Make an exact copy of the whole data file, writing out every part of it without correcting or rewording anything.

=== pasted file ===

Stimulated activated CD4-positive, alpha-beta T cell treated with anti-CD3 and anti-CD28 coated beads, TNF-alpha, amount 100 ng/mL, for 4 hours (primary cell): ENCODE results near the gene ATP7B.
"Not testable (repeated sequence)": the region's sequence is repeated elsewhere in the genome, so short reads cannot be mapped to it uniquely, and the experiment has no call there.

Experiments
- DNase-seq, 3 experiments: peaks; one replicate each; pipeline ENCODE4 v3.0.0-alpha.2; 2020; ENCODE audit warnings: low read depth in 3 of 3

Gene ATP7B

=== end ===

Stimulated activated CD4-positive, alpha-beta T cell treated with anti-CD3 and anti-CD28 coated beads, TNF-alpha, amount 100 ng/mL, for 4 hours (primary cell): ENCODE results near the gene ATP7B.
"Not testable (repeated sequence)": the region's sequence is repeated elsewhere in the genome, so short reads cannot be mapped to it uniquely, and the experiment has no call there.

Experiments
- DNase-seq, 3 experiments: peaks; one replicate each; pipeline ENCODE4 v3.0.0-alpha.2; 2020; ENCODE audit warnings: low read depth in 3 of 3

Gene ATP7B